Tuesday, October 21, 2003

- Salon.com

Keeping dissent invisible
How the Secret Service and the White House keep protesters safely out of Bush's sight -- and off TV.

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By Dave Lindorff

Oct. 16, 2003 | PHILADELPHIA -- When Bill Neel learned that President George W. Bush was making a Labor Day campaign visit to Pittsburgh last year to support local congressional candidates, the retired Pittsburgh steelworker decided that he would be on hand to protest the president's economic policies. Neel and his sister made a hand-lettered sign reading "The Bushes must love the poor -- they've made so many of us," and headed for a road where the motorcade would pass on the way from the airport to a Carpenters' Union training center.

Neel never got to display his sign for President Bush to see, though. As he stood among milling groups of Bush supporters, he was approached by a local police detective, who told him and his sister that because they were protesting, they had to move to a "free-speech area," on orders of the U.S. Secret Service.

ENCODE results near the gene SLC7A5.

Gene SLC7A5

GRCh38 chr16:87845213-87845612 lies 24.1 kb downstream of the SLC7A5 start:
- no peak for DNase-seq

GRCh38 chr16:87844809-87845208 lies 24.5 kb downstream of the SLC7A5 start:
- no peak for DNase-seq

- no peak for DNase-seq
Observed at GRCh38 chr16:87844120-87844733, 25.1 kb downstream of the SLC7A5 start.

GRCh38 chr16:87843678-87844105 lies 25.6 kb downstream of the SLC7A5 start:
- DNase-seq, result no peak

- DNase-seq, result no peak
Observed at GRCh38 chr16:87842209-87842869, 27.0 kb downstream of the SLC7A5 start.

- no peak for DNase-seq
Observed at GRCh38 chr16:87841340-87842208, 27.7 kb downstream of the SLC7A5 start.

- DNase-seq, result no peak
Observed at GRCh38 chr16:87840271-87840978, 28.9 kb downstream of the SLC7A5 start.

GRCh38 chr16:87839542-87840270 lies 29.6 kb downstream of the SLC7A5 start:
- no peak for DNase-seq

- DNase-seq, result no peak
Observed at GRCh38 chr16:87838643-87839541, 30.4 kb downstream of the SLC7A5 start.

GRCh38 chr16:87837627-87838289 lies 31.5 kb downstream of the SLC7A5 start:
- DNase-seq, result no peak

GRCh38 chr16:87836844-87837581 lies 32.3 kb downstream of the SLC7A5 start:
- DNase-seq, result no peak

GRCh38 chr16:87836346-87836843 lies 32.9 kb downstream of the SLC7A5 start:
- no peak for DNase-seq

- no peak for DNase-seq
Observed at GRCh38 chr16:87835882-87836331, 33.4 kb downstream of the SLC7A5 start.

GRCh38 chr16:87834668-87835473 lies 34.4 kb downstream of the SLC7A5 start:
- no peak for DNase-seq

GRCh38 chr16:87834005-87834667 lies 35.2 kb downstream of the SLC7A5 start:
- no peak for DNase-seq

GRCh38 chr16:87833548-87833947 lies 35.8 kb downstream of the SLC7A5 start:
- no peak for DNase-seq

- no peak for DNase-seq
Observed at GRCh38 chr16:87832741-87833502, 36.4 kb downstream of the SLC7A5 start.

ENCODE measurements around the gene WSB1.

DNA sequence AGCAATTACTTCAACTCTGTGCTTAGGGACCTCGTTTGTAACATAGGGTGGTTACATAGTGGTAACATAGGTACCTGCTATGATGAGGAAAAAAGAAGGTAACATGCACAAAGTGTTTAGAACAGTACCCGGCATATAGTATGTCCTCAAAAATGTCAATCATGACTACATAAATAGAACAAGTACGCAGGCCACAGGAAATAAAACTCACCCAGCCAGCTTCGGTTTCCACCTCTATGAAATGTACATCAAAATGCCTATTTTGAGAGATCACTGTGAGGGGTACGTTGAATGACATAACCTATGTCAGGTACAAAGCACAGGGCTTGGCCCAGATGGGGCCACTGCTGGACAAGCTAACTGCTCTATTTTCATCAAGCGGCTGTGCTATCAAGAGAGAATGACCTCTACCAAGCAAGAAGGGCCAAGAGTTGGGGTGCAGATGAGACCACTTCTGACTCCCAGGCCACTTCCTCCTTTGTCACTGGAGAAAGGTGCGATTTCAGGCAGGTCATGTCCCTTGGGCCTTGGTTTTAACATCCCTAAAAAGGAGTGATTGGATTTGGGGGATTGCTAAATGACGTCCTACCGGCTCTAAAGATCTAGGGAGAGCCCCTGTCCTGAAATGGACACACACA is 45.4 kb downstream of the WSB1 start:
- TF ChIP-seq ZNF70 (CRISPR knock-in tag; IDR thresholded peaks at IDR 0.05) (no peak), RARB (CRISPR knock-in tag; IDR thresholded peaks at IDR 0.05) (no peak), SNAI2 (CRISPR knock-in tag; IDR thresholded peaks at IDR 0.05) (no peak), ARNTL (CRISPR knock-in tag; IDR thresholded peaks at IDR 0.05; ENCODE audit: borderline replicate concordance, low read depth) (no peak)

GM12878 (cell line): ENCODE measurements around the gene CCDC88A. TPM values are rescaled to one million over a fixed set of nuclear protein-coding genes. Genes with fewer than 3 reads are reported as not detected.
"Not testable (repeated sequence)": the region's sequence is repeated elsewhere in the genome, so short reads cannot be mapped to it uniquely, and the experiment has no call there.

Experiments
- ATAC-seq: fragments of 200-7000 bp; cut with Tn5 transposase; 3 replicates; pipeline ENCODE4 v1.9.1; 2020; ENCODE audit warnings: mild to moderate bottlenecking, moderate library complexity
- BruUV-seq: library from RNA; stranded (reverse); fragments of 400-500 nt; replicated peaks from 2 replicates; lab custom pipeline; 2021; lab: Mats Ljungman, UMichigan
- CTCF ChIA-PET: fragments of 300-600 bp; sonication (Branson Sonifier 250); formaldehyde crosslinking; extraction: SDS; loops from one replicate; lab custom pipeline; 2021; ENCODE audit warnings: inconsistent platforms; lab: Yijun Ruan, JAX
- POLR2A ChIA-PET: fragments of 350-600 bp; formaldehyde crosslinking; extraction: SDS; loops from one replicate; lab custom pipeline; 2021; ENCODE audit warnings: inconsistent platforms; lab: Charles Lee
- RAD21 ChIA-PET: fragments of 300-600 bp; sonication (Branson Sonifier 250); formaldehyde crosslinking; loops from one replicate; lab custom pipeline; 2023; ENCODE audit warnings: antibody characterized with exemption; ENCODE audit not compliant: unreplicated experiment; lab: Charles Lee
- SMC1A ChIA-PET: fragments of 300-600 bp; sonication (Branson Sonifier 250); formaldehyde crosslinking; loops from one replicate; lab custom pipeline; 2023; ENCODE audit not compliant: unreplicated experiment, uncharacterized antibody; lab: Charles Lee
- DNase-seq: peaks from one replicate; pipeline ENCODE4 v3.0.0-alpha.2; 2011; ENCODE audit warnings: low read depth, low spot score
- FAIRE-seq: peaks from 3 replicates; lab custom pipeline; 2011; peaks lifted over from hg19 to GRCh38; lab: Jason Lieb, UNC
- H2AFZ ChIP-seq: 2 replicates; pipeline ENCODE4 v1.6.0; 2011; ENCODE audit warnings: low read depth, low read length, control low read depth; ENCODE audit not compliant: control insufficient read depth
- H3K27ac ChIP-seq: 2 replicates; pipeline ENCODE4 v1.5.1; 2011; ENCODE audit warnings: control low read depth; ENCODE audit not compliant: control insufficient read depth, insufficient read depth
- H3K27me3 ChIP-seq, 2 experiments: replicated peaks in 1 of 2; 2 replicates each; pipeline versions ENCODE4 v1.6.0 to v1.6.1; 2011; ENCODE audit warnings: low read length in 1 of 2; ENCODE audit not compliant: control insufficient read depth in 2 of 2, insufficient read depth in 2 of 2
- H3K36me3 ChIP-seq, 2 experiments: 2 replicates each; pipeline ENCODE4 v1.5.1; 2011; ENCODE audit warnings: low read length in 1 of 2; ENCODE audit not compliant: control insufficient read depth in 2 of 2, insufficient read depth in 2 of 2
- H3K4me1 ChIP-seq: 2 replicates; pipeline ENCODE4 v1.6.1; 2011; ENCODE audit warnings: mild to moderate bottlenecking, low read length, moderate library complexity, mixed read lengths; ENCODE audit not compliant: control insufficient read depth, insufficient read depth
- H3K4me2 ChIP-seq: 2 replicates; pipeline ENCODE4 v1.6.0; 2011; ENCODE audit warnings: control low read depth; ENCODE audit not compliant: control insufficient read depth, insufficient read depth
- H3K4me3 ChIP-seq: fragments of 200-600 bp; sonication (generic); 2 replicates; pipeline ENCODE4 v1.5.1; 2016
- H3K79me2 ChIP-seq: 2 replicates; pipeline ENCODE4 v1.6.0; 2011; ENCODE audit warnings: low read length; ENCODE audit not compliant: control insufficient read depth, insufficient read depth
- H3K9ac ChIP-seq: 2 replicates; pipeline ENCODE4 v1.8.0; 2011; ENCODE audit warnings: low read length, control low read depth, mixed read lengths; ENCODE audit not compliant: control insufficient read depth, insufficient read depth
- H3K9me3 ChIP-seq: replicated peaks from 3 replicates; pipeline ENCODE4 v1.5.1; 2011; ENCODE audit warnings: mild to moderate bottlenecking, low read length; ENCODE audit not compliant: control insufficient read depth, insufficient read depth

"He pointed out a relatively remote baseball diamond that was enclosed in a chain-link fence," Neel recalled in an interview with Salon. "I could see these people behind the fence, with their faces up against it, and their hands on the wire." (The ACLU posted photos of the demonstrators and supporters at that event on its Web site.) "It looked more like a concentration camp than a free-speech area to me, so I said, 'I'm not going in there. I thought the whole country was a free-speech area.'" The detective asked Neel, 66, to go to the area six or eight times, and when he politely refused, he handcuffed and arrested the retired steelworker on a charge of disorderly conduct.
----------------------------------------------------------------------------------------------------------------------- from Caleb

Good work Karl Rove!! Make Protesting a national security threat. Right On!

I will post your thoughts. Send them to: Caleb@anti-bush.com.

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